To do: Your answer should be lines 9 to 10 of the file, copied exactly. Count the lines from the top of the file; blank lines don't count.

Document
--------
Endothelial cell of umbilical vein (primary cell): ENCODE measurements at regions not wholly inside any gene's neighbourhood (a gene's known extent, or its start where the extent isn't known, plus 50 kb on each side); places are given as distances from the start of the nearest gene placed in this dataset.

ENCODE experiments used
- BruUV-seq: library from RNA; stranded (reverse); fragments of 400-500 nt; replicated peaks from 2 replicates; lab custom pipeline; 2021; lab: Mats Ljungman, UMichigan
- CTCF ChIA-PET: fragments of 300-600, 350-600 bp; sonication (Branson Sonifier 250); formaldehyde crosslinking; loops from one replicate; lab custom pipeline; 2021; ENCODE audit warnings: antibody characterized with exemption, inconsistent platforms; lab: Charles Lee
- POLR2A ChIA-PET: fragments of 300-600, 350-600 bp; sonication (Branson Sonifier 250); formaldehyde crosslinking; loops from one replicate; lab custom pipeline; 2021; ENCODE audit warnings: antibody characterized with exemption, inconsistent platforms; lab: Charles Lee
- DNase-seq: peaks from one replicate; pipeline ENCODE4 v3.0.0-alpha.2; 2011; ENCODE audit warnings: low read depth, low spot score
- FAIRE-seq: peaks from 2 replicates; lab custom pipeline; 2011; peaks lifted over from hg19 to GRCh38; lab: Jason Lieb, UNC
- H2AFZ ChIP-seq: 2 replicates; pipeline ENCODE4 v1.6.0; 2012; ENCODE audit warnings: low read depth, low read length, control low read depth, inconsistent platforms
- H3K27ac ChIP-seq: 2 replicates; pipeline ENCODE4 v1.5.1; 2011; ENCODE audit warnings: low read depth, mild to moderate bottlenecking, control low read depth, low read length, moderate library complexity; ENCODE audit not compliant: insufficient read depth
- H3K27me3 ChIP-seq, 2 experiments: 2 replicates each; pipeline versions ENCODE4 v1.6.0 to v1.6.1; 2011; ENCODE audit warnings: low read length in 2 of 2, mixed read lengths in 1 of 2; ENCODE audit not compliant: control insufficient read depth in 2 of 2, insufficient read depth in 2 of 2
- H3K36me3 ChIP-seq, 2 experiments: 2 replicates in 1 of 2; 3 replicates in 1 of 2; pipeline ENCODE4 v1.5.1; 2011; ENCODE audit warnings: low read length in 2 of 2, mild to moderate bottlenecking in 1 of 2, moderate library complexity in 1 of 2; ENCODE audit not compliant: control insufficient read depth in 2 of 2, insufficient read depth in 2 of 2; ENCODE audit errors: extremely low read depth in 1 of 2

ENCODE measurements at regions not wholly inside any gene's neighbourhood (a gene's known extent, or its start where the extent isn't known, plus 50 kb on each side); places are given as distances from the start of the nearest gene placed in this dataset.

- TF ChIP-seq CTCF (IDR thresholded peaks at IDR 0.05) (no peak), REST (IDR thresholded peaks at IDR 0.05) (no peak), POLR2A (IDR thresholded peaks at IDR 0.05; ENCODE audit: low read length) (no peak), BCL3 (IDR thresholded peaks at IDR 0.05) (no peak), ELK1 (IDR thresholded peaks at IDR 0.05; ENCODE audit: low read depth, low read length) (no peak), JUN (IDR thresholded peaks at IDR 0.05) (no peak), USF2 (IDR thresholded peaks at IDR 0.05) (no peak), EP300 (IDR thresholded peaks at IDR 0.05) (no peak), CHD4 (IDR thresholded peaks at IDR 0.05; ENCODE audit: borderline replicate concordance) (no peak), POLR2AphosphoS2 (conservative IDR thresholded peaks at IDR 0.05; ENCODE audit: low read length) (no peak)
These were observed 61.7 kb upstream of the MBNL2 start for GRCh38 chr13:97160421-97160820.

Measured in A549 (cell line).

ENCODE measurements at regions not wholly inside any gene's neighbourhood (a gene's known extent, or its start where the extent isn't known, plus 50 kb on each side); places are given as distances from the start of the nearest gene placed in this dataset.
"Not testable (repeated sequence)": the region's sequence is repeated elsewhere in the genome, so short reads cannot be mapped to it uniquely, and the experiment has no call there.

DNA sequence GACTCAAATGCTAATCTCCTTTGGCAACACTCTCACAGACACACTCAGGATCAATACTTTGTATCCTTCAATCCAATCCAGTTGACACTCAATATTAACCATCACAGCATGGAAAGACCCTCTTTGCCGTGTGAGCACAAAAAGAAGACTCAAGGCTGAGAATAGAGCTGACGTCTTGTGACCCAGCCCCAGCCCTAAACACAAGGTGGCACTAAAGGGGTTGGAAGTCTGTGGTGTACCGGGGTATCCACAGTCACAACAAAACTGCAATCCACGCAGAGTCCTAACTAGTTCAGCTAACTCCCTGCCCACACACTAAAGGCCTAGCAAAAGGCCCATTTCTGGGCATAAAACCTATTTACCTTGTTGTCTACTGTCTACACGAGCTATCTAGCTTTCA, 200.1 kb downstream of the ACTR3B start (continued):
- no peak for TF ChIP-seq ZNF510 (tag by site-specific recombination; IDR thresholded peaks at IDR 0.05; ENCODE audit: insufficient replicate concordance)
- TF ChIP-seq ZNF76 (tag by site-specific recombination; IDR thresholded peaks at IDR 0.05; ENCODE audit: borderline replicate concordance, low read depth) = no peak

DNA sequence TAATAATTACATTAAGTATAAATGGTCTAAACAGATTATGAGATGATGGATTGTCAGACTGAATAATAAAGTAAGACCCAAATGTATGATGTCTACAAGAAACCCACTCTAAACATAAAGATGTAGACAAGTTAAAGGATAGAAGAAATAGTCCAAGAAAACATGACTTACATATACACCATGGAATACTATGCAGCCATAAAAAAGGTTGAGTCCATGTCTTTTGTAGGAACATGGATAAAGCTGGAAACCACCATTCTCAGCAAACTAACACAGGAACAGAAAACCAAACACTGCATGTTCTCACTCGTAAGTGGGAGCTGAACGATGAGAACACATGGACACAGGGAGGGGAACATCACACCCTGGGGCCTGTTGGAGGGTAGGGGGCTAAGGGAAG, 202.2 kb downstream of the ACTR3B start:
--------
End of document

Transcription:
- H3K27ac ChIP-seq: 2 replicates; pipeline ENCODE4 v1.5.1; 2011; ENCODE audit warnings: low read depth, mild to moderate bottlenecking, control low read depth, low read length, moderate library complexity; ENCODE audit not compliant: insufficient read depth
- H3K27me3 ChIP-seq, 2 experiments: 2 replicates each; pipeline versions ENCODE4 v1.6.0 to v1.6.1; 2011; ENCODE audit warnings: low read length in 2 of 2, mixed read lengths in 1 of 2; ENCODE audit not compliant: control insufficient read depth in 2 of 2, insufficient read depth in 2 of 2